The five CSAW Policy Competition finalists are

George Mason University School of Law and George Washington University School of Law
Expanding FTC Authority to Seek Consumer Redress for Intangible Privacy Harms
Katie Morehead, Austin Mooney, and Julian Flamant

The Pennsylvania State University
Incentivizing the Free Market Protection of Consumer Information
Nicholas Pisciotta

University of Illinois College of Law
Correcting Market Failure Through the Expansion of Federal Trade Commission Authority
Magdala Boyer, Michael Burdi, Matthew Chang, Kathleen Kramer, Matthew Loar, Mark Nagel, and Bradley Williams

University of Illinois Urbana-Champaign
Improving Enterprise Security via a Secure Software Toolkit
Matthew Dyas, Ankur Sundara, Arianna Osar, Shao Yie Soh, Arshia Malkani, Eric Hennenfent, John Paul Smith, and Malachi Loviska

United States Naval Academy
Standardization, Certification, and Enforcement: Leveraging Market Effects to Incentivize Data Protection on a National Scale
Dennis Devey and Sydney Frankenberg

This year, students learned how market failures can lead to consumer data breaches, and responded with a government policy proposal to address these failures.

"The rapidly evolving cybersecurity landscape has raised questions about how much money companies should spend on data security,” said Kevin Kirby, a third-year student at the NYU School of Law and student leader of the CSAW Policy Competition. “We asked our competitors for policy proposals that would ensure that the true costs of data insecurity are allocated appropriately."

The University of Illinois and the United States Naval Academy will return as finalists once again this year after placing among the podium finishers in both 2014 and 2015. All finalists will present a revised and expanded version of their first-round proposal to a panel of experts who will evaluate feasibility, how well the authors understand the issues at play, and the creativity of their ideas.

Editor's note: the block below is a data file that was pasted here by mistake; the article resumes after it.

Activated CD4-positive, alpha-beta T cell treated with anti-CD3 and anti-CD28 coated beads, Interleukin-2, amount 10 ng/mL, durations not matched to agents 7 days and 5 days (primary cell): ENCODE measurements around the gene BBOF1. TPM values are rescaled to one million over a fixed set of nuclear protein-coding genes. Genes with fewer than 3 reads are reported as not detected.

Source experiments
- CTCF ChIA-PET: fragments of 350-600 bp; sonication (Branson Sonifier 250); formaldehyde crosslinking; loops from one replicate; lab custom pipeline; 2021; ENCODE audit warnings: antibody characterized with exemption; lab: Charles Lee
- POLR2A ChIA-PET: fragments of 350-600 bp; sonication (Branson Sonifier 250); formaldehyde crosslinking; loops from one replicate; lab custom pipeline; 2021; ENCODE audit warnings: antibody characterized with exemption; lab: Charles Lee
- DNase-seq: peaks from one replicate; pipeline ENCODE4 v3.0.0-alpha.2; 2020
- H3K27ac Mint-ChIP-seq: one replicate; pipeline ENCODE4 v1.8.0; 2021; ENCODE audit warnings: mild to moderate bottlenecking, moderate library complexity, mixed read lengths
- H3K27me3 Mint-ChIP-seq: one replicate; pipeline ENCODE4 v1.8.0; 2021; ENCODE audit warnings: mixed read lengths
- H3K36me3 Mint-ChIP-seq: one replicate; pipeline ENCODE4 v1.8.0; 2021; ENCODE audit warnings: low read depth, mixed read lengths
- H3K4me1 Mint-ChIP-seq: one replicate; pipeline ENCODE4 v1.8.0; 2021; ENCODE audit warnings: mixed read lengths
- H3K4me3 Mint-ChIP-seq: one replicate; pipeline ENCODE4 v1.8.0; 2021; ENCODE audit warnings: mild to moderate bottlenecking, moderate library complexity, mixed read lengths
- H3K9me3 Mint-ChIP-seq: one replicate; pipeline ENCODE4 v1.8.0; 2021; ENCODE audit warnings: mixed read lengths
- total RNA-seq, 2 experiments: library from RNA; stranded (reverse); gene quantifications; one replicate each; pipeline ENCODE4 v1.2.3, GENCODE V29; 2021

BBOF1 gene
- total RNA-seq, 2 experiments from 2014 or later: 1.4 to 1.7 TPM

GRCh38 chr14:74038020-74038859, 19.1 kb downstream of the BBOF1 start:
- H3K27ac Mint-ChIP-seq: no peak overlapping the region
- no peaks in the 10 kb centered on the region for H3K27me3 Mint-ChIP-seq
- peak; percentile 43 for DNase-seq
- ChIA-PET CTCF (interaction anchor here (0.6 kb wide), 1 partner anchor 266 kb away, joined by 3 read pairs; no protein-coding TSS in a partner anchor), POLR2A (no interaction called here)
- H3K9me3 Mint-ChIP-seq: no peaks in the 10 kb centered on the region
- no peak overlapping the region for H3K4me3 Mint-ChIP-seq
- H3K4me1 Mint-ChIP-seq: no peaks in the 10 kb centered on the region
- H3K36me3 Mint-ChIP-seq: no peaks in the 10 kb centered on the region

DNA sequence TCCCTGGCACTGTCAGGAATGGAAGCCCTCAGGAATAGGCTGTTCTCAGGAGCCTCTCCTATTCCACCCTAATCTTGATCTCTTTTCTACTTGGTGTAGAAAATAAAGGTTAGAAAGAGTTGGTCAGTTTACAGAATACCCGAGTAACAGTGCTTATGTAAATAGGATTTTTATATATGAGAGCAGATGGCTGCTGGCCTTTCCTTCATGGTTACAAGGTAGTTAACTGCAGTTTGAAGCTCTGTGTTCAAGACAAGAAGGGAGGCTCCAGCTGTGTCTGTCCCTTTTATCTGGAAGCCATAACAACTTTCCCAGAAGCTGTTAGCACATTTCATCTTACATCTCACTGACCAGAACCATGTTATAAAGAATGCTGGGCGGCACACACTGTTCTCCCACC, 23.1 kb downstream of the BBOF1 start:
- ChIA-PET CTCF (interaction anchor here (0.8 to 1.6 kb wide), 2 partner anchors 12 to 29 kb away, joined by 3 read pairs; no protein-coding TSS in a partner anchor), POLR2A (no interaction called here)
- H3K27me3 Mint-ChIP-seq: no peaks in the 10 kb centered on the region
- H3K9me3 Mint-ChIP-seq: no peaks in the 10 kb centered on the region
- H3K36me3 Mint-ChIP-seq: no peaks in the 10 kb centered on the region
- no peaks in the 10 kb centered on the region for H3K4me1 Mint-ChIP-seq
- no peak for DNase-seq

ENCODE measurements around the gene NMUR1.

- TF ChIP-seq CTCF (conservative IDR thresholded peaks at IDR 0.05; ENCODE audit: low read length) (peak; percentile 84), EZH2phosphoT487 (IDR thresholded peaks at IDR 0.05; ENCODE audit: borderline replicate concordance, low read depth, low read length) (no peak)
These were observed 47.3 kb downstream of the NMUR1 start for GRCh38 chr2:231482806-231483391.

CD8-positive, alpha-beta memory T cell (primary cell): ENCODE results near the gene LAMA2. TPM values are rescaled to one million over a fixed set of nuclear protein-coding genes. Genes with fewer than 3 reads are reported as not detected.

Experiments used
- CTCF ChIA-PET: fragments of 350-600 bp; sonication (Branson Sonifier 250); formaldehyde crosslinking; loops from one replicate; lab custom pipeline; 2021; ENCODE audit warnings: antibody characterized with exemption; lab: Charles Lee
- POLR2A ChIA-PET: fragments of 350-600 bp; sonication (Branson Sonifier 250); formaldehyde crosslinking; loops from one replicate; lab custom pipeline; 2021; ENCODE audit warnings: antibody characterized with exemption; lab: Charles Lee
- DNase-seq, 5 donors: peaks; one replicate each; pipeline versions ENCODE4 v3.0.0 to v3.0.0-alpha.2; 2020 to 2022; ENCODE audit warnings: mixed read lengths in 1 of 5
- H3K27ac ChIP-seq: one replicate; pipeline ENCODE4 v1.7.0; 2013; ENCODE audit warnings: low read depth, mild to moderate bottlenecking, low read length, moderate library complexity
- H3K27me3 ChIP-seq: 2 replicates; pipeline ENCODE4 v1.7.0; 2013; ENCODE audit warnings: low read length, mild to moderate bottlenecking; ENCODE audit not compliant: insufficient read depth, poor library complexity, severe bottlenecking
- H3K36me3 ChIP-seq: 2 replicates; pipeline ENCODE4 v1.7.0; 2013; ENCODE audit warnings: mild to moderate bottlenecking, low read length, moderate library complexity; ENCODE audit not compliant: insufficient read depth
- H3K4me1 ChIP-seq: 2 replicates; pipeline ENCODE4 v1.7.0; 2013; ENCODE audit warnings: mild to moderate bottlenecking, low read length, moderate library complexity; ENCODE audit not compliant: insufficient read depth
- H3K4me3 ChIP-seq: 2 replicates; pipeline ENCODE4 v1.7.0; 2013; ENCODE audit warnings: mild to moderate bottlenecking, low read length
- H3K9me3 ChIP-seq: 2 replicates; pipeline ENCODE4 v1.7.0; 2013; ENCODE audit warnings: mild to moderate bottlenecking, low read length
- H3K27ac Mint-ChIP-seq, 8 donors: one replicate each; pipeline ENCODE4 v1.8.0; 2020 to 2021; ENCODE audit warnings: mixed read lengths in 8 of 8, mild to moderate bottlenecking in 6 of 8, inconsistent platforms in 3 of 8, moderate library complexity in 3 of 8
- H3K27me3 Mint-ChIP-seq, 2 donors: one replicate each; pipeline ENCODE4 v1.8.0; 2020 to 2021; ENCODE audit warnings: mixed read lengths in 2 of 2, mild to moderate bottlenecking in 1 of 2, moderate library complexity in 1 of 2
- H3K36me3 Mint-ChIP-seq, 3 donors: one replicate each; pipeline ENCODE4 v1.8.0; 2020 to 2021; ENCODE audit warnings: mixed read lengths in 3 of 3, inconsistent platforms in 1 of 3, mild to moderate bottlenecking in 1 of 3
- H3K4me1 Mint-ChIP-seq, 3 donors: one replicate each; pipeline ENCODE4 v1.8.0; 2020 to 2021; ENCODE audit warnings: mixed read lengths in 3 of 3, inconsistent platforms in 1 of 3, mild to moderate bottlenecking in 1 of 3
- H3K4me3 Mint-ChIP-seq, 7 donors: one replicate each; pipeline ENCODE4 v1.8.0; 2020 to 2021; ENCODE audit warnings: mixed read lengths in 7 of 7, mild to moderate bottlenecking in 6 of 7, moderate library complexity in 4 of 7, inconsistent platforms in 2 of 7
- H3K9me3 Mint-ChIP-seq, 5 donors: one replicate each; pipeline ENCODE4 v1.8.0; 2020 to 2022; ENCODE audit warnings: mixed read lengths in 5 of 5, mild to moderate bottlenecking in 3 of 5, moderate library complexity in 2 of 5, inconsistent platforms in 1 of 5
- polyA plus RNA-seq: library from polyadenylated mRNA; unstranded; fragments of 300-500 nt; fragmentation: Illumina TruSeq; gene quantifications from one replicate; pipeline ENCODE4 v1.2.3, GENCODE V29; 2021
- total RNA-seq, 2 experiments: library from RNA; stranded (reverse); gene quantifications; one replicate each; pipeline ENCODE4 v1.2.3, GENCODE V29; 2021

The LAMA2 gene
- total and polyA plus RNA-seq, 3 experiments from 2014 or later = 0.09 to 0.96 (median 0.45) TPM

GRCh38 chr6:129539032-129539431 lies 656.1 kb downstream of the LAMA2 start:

Sponsors for CSAW 2016 are: Gold Level — Palo Alto Networks, Trend Micro, and U.S. Department of Homeland Security; Silver Level — Bridgewater, Google, IBM, and Kroll; Bronze Level — Bank of America, Facebook, Jefferies, Navy Civilian Careers, NCC Group, Raytheon, Two Sigma; Supporting Level — Bloomberg, Cubic, EY, Intel, National Security Agency, Optiv, The Ruth & Jerome A. Siegel Foundation, Sandia National Laboratories, and U.S. Secret Service; Contributing Level — ACSA, Altera, Carnegie Mellon University and Cigital.

For more information on CSAW, visit csaw.engineering.nyu.edu. Follow @CSAW_NYUTandon.

About the NYU Tandon School of Engineering
The NYU Tandon School of Engineering dates to 1854, when the New York University School of Civil Engineering and Architecture as well as the Brooklyn Collegiate and Polytechnic Institute (widely known as Brooklyn Poly) were founded. Their successor institutions merged in January 2014 to create a comprehensive school of education and research in engineering and applied sciences, rooted in a tradition of invention, and entrepreneurship and dedicated to furthering technology in service to society. In addition to its main location in Brooklyn, NYU Tandon collaborates with other schools within the country’s largest private research university and is closely connected to engineering programs in NYU Abu Dhabi and NYU Shanghai. It operates business incubators in downtown Manhattan and Brooklyn and an award-winning online graduate program. For more information, visit engineering.nyu.edu.

About the NYU Center for Cyber Security
The NYU Center for Cybersecurity (CCS) is an interdisciplinary research institute dedicated to training the current and future generations of cybersecurity professionals and to shaping the public discourse and policy, legal, and technological landscape on issues of cybersecurity. NYU CCS is collaboration between NYU School of Law, NYU Tandon School of Engineering, and other NYU schools and departments. For more information, visit cyber.nyu.edu.